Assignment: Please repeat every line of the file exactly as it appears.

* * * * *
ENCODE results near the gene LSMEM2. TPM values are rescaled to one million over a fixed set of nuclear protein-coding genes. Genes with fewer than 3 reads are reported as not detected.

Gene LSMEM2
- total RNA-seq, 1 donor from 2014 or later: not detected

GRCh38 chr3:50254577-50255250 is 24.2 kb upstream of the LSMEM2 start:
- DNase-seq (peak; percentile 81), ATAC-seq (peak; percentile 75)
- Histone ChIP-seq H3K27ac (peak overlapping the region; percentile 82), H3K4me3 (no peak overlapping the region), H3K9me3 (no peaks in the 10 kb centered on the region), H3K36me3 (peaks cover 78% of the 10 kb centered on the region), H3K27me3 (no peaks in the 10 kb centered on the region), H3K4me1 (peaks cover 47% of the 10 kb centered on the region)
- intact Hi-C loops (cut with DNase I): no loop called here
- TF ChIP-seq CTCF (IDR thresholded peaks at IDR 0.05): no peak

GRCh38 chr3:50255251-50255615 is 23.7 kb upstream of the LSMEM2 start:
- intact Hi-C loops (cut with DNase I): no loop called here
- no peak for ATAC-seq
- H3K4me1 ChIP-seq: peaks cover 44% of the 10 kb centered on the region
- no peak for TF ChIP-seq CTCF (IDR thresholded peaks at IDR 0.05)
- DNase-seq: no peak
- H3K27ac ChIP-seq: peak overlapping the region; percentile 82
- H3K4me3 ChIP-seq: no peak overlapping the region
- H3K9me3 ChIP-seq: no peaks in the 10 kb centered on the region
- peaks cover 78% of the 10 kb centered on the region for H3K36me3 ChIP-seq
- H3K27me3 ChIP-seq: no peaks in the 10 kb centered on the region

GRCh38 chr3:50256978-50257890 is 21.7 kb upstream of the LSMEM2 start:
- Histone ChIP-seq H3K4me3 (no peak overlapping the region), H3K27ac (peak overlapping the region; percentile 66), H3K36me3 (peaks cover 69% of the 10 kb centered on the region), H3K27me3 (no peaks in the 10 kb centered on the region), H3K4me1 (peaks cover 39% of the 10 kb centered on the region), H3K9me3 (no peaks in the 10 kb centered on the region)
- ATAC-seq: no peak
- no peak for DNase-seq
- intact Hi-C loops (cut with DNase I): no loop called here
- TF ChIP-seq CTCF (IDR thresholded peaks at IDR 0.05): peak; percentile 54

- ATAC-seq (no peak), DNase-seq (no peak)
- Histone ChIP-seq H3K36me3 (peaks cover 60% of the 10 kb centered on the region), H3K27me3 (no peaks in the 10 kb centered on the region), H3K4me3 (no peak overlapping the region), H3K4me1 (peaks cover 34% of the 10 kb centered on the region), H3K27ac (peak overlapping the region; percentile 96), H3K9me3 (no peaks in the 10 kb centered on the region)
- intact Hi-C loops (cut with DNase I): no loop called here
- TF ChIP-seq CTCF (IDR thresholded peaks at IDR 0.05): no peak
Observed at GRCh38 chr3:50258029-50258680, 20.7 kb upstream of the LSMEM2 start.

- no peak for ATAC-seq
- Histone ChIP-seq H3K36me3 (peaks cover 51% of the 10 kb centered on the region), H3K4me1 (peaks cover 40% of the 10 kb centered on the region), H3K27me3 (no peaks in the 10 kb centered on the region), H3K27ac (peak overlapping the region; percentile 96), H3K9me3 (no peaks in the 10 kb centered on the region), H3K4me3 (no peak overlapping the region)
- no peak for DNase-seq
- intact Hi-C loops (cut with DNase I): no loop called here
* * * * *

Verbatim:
ENCODE results near the gene LSMEM2. TPM values are rescaled to one million over a fixed set of nuclear protein-coding genes. Genes with fewer than 3 reads are reported as not detected.

Gene LSMEM2
- total RNA-seq, 1 donor from 2014 or later: not detected

GRCh38 chr3:50254577-50255250 is 24.2 kb upstream of the LSMEM2 start:
- DNase-seq (peak; percentile 81), ATAC-seq (peak; percentile 75)
- Histone ChIP-seq H3K27ac (peak overlapping the region; percentile 82), H3K4me3 (no peak overlapping the region), H3K9me3 (no peaks in the 10 kb centered on the region), H3K36me3 (peaks cover 78% of the 10 kb centered on the region), H3K27me3 (no peaks in the 10 kb centered on the region), H3K4me1 (peaks cover 47% of the 10 kb centered on the region)
- intact Hi-C loops (cut with DNase I): no loop called here
- TF ChIP-seq CTCF (IDR thresholded peaks at IDR 0.05): no peak

GRCh38 chr3:50255251-50255615 is 23.7 kb upstream of the LSMEM2 start:
- intact Hi-C loops (cut with DNase I): no loop called here
- no peak for ATAC-seq
- H3K4me1 ChIP-seq: peaks cover 44% of the 10 kb centered on the region
- no peak for TF ChIP-seq CTCF (IDR thresholded peaks at IDR 0.05)
- DNase-seq: no peak
- H3K27ac ChIP-seq: peak overlapping the region; percentile 82
- H3K4me3 ChIP-seq: no peak overlapping the region
- H3K9me3 ChIP-seq: no peaks in the 10 kb centered on the region
- peaks cover 78% of the 10 kb centered on the region for H3K36me3 ChIP-seq
- H3K27me3 ChIP-seq: no peaks in the 10 kb centered on the region

GRCh38 chr3:50256978-50257890 is 21.7 kb upstream of the LSMEM2 start:
- Histone ChIP-seq H3K4me3 (no peak overlapping the region), H3K27ac (peak overlapping the region; percentile 66), H3K36me3 (peaks cover 69% of the 10 kb centered on the region), H3K27me3 (no peaks in the 10 kb centered on the region), H3K4me1 (peaks cover 39% of the 10 kb centered on the region), H3K9me3 (no peaks in the 10 kb centered on the region)
- ATAC-seq: no peak
- no peak for DNase-seq
- intact Hi-C loops (cut with DNase I): no loop called here
- TF ChIP-seq CTCF (IDR thresholded peaks at IDR 0.05): peak; percentile 54

- ATAC-seq (no peak), DNase-seq (no peak)
- Histone ChIP-seq H3K36me3 (peaks cover 60% of the 10 kb centered on the region), H3K27me3 (no peaks in the 10 kb centered on the region), H3K4me3 (no peak overlapping the region), H3K4me1 (peaks cover 34% of the 10 kb centered on the region), H3K27ac (peak overlapping the region; percentile 96), H3K9me3 (no peaks in the 10 kb centered on the region)
- intact Hi-C loops (cut with DNase I): no loop called here
- TF ChIP-seq CTCF (IDR thresholded peaks at IDR 0.05): no peak
Observed at GRCh38 chr3:50258029-50258680, 20.7 kb upstream of the LSMEM2 start.

- no peak for ATAC-seq
- Histone ChIP-seq H3K36me3 (peaks cover 51% of the 10 kb centered on the region), H3K4me1 (peaks cover 40% of the 10 kb centered on the region), H3K27me3 (no peaks in the 10 kb centered on the region), H3K27ac (peak overlapping the region; percentile 96), H3K9me3 (no peaks in the 10 kb centered on the region), H3K4me3 (no peak overlapping the region)
- no peak for DNase-seq
- intact Hi-C loops (cut with DNase I): no loop called here